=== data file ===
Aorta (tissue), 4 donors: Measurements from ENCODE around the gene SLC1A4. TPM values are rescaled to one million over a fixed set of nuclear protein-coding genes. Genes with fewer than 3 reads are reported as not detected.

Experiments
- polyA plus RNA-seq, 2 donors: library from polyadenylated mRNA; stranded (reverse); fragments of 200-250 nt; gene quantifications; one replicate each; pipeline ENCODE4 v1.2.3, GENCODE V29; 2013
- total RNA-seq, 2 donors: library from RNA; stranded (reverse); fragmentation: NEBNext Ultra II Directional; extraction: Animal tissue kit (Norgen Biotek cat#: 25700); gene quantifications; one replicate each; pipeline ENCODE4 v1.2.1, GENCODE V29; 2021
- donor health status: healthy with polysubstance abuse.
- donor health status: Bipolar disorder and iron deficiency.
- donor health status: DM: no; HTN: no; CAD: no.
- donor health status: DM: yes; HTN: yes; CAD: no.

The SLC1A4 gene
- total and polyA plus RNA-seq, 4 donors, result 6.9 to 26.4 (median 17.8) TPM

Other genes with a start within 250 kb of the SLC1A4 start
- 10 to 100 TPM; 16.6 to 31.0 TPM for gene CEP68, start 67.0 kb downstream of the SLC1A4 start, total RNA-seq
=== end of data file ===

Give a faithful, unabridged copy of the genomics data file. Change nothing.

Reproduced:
Aorta (tissue), 4 donors: Measurements from ENCODE around the gene SLC1A4. TPM values are rescaled to one million over a fixed set of nuclear protein-coding genes. Genes with fewer than 3 reads are reported as not detected.

Experiments
- polyA plus RNA-seq, 2 donors: library from polyadenylated mRNA; stranded (reverse); fragments of 200-250 nt; gene quantifications; one replicate each; pipeline ENCODE4 v1.2.3, GENCODE V29; 2013
- total RNA-seq, 2 donors: library from RNA; stranded (reverse); fragmentation: NEBNext Ultra II Directional; extraction: Animal tissue kit (Norgen Biotek cat#: 25700); gene quantifications; one replicate each; pipeline ENCODE4 v1.2.1, GENCODE V29; 2021
- donor health status: healthy with polysubstance abuse.
- donor health status: Bipolar disorder and iron deficiency.
- donor health status: DM: no; HTN: no; CAD: no.
- donor health status: DM: yes; HTN: yes; CAD: no.

The SLC1A4 gene
- total and polyA plus RNA-seq, 4 donors, result 6.9 to 26.4 (median 17.8) TPM

Other genes with a start within 250 kb of the SLC1A4 start
- 10 to 100 TPM; 16.6 to 31.0 TPM for gene CEP68, start 67.0 kb downstream of the SLC1A4 start, total RNA-seq